On a wild bowl selection Sunday that featured no shortage of twists and turns, Texas Tech accepted a bid to play in the Meineke Car Care Bowl of Texas.
The Red Raiders will face Minnesota at 8 p.m. Dec. 28 inside Reliant Stadium, home venue of the NFL’s Houston Texans.
“We’re looking forward to coming to Houston,” Tech coach Tommy Tuberville said, “and I think it will be a great game between Texas Tech and Minnesota.”
With five Big 12 teams finishing the regular season with matching 7-5 records, Tech began the day with the possibility of heading to a number of different bowl games. The picture became even more crowded when Northern Illinois finished No. 15 in the final Bowl Championship Series standings and earned a bid to the Orange Bowl, pushing Oklahoma to the Cotton Bowl against former Big 12 foe and current Southeastern Conference member Texas A&M.
That development pushed a number of teams down in the league’s bowl pecking order.
The Alamo Bowl then scooped up Texas, the Buffalo Wild Wings Bowl took TCU and the Holiday Bowl nabbed Baylor. That left the Meineke Car Care Bowl to decide between Tech, Oklahoma State, West Virginia and Iowa State. The Red Raiders being an in-state school certainly didn’t hurt its case, and Tech has a large alumni base in the Houston area.
That fan potential, as well as Tech’s fast-speed passing attack, made it an attractive candidate, said Heather Houston, the bowl’s executive director.
“We were so hopeful the Red Raiders were going to be on the board when we chose today,” Houston said. “We’ve been crossing our fingers to get Tech for a couple of years now. When you look at it, it’s just such a fun team to watch, so I know all our local fans in Houston will be really thrilled to host them here.”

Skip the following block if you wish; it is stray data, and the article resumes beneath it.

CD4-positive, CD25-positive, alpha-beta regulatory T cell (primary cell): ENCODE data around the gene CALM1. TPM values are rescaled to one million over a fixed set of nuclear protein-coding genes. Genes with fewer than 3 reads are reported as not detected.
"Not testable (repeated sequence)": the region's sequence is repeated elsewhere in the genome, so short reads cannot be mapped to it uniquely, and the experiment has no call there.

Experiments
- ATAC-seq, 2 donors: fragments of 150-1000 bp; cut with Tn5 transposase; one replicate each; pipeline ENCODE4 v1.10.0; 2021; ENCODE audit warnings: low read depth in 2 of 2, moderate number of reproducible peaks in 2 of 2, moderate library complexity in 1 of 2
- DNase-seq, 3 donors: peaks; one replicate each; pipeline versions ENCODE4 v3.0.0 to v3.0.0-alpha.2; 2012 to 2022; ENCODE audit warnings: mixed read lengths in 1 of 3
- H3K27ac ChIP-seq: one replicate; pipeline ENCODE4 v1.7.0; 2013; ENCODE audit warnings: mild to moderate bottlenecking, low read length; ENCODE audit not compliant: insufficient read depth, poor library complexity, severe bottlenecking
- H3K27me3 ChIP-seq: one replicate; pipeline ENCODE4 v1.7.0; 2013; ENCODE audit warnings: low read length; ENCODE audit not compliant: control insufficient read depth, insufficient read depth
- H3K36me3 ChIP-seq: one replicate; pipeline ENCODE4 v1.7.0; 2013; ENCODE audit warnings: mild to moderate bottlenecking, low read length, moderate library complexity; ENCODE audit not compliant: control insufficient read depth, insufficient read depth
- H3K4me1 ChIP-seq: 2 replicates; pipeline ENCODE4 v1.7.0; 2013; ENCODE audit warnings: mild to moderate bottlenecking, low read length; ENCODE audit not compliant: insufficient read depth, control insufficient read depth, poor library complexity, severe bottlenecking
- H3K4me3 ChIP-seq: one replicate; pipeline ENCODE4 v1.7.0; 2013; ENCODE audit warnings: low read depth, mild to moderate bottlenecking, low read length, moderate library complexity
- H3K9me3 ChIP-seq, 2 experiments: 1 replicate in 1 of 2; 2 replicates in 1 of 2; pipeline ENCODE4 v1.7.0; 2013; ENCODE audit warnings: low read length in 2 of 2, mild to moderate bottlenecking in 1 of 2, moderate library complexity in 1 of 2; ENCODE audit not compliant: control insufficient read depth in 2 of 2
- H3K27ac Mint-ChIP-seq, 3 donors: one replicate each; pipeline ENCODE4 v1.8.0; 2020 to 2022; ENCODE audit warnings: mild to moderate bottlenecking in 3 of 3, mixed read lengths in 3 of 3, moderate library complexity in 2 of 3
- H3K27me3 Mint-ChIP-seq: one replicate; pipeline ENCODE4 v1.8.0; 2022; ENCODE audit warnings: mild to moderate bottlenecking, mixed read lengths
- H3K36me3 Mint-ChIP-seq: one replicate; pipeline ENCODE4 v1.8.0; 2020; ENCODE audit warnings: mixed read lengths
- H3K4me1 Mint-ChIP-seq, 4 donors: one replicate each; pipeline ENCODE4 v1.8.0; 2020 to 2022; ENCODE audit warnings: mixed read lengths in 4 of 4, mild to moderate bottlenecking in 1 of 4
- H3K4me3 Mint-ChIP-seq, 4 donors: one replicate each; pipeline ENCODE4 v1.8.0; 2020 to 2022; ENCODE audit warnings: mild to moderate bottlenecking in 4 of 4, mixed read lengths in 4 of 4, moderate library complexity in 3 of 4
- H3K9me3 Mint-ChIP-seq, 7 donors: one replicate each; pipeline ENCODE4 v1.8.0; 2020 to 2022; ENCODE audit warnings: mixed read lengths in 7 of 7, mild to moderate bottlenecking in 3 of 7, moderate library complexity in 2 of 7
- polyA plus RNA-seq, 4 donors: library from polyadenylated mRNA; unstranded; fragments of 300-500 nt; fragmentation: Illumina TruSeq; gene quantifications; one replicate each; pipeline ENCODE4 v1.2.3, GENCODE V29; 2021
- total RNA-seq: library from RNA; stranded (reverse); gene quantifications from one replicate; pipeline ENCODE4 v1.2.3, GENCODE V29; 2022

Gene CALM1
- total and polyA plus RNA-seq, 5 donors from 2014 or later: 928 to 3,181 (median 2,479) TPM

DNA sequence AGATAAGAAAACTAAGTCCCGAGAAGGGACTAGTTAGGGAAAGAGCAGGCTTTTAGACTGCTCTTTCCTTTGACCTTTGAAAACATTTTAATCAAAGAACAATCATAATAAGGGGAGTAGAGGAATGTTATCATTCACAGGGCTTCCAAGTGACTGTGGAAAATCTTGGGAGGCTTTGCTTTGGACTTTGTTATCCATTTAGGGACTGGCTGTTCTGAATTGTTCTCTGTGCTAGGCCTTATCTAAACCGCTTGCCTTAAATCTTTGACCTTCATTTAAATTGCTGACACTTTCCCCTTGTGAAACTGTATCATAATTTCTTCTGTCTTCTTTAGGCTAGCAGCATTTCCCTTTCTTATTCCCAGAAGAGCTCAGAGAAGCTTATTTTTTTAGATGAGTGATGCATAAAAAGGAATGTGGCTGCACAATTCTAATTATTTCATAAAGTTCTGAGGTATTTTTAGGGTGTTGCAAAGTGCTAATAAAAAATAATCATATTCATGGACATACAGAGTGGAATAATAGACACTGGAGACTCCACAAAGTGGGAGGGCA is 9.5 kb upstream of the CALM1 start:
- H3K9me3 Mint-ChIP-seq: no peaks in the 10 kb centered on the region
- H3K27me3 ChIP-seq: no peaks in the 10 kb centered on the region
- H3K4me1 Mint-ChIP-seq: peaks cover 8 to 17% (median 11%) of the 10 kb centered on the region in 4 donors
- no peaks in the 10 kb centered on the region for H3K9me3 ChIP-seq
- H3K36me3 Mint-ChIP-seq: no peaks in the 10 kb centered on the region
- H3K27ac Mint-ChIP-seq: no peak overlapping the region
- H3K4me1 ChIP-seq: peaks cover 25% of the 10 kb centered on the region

Playing in Houston has obvious benefits for Tech. In addition to a number of local fans attending the game, it will also expose the Red Raiders to fertile recruiting ground the program is always trying to cultivate.
“The lifeblood of a program is recruiting,” Tuberville said. “Players win games. For our program right now, for what we need to do and where we need to go, I think this is good for us. I know we’re recruiting a lot of players from that area, trying to get more players on the team from the Houston area. We were kind of lacking the last few years, but our coaches have gone into Houston and selling our program, selling Texas Tech, and it’s worked pretty good.”
The bowl will be a chance to end on a high note for a pair of teams that finished their season on rough slides. Tech (7-5) lost four of its last five games after starting 6-1, including a bitter overtime defeat against Baylor on Nov. 24.
Minnesota (6-6) won its first four games, then finished 2-6, including losses in three of its last four games. The Golden Gophers didn’t win a single game within the Big Ten’s Legends Division. But Minnesota coach Jerry Kill, whose team went 3-9 in 2011, said this bowl berth is a big step in a positive direction for the program.
“We’re a young program that we’re trying to turn around,” Kill said, “and this is a big boost for us. We’re looking forward to the opportunity of playing a great football team. I respect Coach Tuberville very much. We know we have a tremendous challenge on our hands.”
The two teams have the shared history of playing in one of the most exciting games in bowl history, a 44-41 overtime win by the Red Raiders in the 2006 Insight Bowl in Tempe, Ariz. Tech trailed by 31 points in the third quarter before rolling back on the arm of Graham Harrell, who threw for 445 yards.
Tech’s comeback in that game was the largest in FBS bowl history.
The Red Raiders last played the Houston-based bowl in 2003, when it defeated Navy, 38-14. Tech quarterback B.J. Symons threw for 497 yards. Wes Welker and Nehemiah Glover both had more than 100 yards receiving in the game.
“This is an exciting day for Texas Tech University, our football program and Red Raider fans,” Athletic Director Kirby Hocutt said in a statement. “The Meineke Car Care Bowl is an outstanding game and we are thrilled at the opportunity to play in our home state of Texas against a quality opponent like Minnesota.”
Tuberville said he is still unsure whether injured tight end Jace Amaro, who hasn’t played since Oct. 13 due to injury, will be able to play in the bowl game.
Rounding out the Big 12 bowl picture, West Virginia accepted a bid to the Pinstripe Bowl, Oklahoma State slipped to the Heart of Dallas Bowl and Iowa State, missing out on one of the league’s contracted bowls, was selected to play in the Liberty Bowl.
Tickets to the Bowl of Texas can be purchased through the Texas Tech ticket office by calling 806-742-8324. Fans can also order tickets online at TexasTech.com.
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